"Their view is we’re not entitled to that integrity fee. And my response to those gaming organizations is if that’s your view, then we will negotiate with you directly, because I think many of them desire to get official data feeds from the league, they desire to use our trademarks for placing bets. Some of them desire to have official designations from our league and others, so we will have direct commercial negotiations with those casinos, which is, to me, not inconsistent in any way with also seeking that integrity fee."

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Adam Silver Broaches Possible Changes To NBA Cap Structure In Response To Parity Questions

Jun 1, 2018 10:28 AM

During his press conference before the start of the Finals, Adam Silver mentioned a possible change to the NBA's cap structure in response to two separate questions.

Silver was first asked about the NBA's pursuit of parity under his administration in light of the Warriors playing the Cavaliers in the Finals for the fourth straight season.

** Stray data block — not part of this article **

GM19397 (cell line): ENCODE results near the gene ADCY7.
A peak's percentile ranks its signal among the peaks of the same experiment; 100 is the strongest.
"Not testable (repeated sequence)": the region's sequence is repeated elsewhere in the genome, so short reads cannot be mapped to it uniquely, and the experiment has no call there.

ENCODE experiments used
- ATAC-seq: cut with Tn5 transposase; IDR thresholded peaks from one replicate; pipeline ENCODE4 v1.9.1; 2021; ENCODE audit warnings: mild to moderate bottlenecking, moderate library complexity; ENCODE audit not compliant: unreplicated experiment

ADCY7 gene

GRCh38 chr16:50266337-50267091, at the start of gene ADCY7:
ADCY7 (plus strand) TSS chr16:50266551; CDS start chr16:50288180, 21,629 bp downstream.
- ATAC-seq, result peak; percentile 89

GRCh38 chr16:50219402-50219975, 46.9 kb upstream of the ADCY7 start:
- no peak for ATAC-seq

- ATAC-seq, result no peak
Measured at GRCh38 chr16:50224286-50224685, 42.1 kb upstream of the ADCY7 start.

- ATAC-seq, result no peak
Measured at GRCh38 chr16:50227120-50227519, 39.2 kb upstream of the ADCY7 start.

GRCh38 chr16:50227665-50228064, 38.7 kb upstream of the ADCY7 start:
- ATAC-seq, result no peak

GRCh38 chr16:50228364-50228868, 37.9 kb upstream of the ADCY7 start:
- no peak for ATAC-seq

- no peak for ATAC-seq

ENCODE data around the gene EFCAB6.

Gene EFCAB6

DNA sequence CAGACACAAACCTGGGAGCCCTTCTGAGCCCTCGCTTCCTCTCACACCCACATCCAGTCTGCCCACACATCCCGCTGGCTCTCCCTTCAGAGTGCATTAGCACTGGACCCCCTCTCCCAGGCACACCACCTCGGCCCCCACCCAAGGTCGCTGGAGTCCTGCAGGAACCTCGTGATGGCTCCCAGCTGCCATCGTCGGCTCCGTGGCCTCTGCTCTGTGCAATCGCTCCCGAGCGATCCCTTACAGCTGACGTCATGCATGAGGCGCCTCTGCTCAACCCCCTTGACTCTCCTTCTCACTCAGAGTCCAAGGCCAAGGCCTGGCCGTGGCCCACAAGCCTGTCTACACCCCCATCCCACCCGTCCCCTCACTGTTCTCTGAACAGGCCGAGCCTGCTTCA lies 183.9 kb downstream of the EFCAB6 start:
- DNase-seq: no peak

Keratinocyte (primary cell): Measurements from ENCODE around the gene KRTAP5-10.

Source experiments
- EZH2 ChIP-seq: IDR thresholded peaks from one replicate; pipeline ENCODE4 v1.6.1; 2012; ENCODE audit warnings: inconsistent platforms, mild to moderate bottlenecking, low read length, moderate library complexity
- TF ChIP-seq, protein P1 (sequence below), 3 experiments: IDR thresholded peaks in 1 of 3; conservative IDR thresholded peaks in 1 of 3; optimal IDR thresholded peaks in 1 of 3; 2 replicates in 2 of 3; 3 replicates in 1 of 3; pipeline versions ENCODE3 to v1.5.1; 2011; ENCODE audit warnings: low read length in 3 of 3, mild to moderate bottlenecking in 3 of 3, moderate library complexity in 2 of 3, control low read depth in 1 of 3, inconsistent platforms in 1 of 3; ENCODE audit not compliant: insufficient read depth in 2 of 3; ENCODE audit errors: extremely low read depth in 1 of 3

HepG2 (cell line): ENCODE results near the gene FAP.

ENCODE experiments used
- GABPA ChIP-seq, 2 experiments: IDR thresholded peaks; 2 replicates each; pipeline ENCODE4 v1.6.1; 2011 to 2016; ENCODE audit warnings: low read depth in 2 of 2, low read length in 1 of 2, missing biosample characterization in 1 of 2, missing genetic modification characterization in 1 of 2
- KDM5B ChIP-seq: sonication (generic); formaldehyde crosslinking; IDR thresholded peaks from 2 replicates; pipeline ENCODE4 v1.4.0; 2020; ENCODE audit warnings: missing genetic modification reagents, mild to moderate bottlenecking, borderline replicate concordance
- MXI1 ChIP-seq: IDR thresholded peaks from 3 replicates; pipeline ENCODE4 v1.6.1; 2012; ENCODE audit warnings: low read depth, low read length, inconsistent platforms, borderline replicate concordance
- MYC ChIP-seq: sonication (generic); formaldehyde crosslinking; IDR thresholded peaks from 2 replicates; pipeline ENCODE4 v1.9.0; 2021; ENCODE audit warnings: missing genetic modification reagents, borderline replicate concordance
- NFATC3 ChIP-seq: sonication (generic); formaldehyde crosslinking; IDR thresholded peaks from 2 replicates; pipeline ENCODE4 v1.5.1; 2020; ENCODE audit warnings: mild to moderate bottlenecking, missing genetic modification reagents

"But underlying that question, of course, is the notion of parity," said Silver. "And I’ll deal with it directly. I’ll say that as a league you’re constantly looking to design systems that help to achieve parity, but the notion in this league is parity of opportunity. As I said, I don’t want to take anything away from the spectacular achievements from ownership throughout management that it takes to get these players here, and of course from the players themselves and the enormous amount of hard work that goes into it.